A grievous insult. A man wronged. A life avenged. Conspiracy. Murder. Honor. It’s the plot of one of Japan’s most popular kabuki plays, Chushingura. Only this story is no fiction, but the famous tale of the 47 Samurai (or 47 Ronin).
The story begins back in 1701, when the country was in the throes of the Tokugawa regime. Daimyo (feudal lords) from around the country were forced to spend every other year living in the capital under the watchful eyes of the shogun. the better to prevent an uprising against the government. This made for a lot of egos in one place at one time and tensions between the lords occasionally ran high.
Such was the case on April 21st of that year when Lord Kira, a court official for the Tokugawa regime, insulted Lord Asano, the daimyo of Ako. Asano drew his sword and lunged at Kira – the latter was only slightly wounded but Asano was doomed. The penalty for drawing a weapon in the shogun’s presence or residence was death and Asano was forced to commit seppuku, or ritual suicide.
That left Asano’s retainers without a lord, forcing them into the status of ronin (masterless samurai). Some fell to drinking, others ended up begging in the streets. It seemed they had become as disgraced as their late master. Yet, under the leadership of one of Asano’s most trusted councillors, Oishi, nearly four dozen of the former retainers plotted an attack on Kira. They waited over a year and a half to act, to be sure that the suspicious Kira had finally let down his guard. Finally, on the night of December 14th, Oishi and the other “ronin” scaled the walls of Kira’s estate, trapped the lord in his outhouse, and killed him.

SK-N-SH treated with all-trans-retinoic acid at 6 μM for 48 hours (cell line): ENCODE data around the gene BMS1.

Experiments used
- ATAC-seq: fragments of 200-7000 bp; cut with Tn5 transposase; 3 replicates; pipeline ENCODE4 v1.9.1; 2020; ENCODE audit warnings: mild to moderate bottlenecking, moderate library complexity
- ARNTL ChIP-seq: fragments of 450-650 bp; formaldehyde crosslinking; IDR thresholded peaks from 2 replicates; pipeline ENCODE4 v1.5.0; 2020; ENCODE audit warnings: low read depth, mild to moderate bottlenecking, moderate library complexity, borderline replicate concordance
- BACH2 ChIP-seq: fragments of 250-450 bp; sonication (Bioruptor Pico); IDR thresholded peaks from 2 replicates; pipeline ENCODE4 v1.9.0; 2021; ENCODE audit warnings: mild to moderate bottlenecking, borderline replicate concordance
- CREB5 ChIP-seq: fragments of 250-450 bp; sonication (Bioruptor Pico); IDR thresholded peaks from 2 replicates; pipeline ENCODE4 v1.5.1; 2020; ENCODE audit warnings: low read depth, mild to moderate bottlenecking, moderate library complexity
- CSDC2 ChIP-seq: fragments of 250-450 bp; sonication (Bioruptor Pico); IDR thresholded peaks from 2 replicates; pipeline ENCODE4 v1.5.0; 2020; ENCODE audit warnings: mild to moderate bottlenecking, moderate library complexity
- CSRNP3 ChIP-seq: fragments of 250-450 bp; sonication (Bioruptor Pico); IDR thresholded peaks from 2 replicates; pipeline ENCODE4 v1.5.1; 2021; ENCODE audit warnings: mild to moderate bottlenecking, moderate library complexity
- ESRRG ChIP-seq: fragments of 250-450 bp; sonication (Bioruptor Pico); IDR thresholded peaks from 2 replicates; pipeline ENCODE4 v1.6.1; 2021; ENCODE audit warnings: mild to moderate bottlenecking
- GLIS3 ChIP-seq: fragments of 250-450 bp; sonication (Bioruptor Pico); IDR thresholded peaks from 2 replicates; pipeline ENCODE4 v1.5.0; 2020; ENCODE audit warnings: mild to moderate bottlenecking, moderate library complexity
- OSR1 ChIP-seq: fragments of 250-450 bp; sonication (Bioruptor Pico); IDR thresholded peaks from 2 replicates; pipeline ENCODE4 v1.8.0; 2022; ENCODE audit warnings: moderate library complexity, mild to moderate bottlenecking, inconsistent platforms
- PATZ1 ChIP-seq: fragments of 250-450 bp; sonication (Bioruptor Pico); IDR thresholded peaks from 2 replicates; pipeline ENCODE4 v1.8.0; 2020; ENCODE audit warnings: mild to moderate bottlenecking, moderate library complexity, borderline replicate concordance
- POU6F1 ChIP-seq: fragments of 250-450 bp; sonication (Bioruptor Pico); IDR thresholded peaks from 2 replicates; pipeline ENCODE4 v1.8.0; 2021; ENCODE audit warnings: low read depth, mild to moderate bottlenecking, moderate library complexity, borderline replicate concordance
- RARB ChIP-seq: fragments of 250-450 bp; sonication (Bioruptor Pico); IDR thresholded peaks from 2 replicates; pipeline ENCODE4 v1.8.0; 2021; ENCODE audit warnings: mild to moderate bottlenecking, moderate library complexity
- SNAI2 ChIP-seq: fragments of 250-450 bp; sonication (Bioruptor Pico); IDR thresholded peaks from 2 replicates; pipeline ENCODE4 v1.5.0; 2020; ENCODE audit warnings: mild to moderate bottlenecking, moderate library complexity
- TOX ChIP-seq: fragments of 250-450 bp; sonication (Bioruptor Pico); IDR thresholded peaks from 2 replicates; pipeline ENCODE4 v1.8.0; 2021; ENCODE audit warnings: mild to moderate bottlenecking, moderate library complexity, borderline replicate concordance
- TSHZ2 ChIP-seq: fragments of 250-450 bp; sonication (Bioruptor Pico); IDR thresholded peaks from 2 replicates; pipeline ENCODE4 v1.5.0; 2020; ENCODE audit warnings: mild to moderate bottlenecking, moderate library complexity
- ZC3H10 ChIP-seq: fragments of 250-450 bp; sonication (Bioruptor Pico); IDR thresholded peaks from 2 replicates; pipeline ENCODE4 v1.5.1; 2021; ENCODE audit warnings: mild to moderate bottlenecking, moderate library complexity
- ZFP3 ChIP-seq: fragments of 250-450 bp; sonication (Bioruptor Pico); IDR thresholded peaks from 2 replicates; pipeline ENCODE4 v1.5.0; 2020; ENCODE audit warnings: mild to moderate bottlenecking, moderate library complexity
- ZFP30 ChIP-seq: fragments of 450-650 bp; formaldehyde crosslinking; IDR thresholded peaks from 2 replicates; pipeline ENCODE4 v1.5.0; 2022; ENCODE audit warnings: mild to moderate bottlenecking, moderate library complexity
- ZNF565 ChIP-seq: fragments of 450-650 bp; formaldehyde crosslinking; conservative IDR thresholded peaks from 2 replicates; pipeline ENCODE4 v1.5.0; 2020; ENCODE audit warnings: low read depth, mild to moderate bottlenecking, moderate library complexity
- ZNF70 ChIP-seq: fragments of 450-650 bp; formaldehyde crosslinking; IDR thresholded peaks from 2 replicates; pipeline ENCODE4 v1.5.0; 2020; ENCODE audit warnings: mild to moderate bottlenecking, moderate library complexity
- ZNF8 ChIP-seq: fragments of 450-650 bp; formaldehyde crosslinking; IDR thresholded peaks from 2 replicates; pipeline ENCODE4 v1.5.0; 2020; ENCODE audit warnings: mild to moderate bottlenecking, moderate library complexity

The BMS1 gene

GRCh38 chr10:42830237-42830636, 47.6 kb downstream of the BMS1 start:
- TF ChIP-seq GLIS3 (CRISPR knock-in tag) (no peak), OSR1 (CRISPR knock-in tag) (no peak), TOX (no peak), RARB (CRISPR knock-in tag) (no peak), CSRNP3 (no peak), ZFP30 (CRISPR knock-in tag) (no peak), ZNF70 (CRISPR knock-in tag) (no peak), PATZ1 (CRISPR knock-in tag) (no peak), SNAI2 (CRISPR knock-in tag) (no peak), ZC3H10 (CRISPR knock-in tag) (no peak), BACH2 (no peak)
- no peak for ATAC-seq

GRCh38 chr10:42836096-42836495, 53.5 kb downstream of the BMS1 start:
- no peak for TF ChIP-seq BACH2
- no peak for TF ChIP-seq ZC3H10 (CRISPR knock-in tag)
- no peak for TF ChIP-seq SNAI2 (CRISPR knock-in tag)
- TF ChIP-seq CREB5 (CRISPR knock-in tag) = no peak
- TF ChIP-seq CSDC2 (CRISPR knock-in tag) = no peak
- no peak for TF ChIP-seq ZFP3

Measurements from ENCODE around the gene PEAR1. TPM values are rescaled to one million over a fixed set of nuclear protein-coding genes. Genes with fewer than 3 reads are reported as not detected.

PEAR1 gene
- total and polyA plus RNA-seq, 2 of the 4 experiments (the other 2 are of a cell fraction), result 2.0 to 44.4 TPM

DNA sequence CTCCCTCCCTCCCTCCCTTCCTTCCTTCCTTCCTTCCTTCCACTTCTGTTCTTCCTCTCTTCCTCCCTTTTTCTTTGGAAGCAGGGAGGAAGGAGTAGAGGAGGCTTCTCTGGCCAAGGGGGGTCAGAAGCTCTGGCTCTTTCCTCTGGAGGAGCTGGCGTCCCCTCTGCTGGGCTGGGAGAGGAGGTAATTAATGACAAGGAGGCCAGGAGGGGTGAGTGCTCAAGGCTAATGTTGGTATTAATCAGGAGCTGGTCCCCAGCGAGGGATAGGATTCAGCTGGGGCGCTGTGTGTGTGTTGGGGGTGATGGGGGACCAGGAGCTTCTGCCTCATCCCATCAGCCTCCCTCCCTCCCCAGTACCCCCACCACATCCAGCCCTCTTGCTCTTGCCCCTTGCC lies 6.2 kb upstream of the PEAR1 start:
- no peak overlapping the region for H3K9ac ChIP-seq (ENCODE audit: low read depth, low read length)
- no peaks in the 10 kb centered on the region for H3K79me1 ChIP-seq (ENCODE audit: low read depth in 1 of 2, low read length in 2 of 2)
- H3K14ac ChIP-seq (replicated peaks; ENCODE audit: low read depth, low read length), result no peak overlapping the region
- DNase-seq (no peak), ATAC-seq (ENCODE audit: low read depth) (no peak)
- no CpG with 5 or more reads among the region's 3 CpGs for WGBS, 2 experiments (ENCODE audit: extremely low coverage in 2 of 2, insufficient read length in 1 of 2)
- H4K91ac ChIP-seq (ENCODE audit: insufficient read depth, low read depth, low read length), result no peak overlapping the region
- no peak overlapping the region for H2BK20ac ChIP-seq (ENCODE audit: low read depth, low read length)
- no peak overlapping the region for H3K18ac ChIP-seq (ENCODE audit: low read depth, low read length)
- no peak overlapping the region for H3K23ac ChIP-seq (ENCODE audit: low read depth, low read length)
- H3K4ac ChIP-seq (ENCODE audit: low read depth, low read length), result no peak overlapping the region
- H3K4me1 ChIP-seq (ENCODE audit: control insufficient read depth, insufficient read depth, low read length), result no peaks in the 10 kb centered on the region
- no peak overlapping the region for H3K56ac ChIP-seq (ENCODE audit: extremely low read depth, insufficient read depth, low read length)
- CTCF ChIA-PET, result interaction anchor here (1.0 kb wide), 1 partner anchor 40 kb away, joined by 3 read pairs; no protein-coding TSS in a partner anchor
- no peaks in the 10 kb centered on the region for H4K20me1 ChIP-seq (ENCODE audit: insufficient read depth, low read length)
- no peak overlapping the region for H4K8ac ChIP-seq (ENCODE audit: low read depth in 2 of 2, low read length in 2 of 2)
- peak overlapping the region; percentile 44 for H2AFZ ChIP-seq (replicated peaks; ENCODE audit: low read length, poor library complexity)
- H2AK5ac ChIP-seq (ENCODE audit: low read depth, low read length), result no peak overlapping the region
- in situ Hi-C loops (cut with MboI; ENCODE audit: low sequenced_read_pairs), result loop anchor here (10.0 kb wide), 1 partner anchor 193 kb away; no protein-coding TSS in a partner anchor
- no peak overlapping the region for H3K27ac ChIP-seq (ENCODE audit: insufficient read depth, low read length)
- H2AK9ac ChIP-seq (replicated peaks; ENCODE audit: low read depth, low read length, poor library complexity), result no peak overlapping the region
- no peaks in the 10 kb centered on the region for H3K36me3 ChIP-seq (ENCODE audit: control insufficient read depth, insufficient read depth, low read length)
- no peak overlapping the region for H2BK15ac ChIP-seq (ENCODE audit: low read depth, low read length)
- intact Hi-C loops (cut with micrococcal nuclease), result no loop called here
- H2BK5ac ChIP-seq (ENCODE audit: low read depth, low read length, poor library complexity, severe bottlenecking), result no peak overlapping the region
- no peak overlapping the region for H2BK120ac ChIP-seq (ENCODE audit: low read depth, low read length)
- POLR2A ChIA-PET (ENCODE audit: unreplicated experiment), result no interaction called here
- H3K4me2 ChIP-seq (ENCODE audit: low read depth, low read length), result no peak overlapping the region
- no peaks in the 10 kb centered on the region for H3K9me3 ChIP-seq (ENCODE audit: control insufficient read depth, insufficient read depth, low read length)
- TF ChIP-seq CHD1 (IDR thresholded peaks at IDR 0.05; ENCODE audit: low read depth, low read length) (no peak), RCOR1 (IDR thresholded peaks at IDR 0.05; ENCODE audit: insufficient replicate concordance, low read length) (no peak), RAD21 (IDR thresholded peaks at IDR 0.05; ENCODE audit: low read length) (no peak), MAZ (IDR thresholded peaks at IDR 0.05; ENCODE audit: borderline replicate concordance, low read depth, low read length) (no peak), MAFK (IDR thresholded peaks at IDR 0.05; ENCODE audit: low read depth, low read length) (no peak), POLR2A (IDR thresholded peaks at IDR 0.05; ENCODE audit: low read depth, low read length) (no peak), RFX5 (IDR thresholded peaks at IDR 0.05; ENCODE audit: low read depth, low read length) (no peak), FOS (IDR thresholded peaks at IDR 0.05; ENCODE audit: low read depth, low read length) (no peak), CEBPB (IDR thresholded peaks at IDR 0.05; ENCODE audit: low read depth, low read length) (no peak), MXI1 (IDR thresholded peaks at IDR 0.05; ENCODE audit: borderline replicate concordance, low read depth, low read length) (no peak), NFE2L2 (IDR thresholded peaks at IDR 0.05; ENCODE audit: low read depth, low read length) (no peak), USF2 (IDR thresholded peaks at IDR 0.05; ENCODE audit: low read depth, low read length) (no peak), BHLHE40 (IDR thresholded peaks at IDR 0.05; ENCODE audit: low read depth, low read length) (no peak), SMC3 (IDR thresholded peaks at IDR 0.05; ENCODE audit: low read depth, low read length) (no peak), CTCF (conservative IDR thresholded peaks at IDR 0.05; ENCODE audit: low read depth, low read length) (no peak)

As the sun rose on the morning of the 15th, Oishi and the others took Kira’s head through the streets of Tokyo to Sengaku-ji (Sengagku Temple), where Asano was buried. After laying the head and the dagger that had killed Kira in front of their master, the samurai gave themselves up to the shogun’s officials. They themselves were then required to commit suicide, and are buried in front of their master at Sengaku-ji.
If you happen to be in Tokyo on December 14th, it’s worth hanging around either the Ryogoku neighborhood or Sengaku-ji to witness the historical reenactment of the 47 samurai marching from Kira’s old estate to the temple down south. I caught up with the parade as they approached Zojo-ji, the Tokugawa family temple in the Daimon neighborhood, and had the delight of snapping pictures of the “warriors” as they met with their wives and lunched together on rice balls. 🙂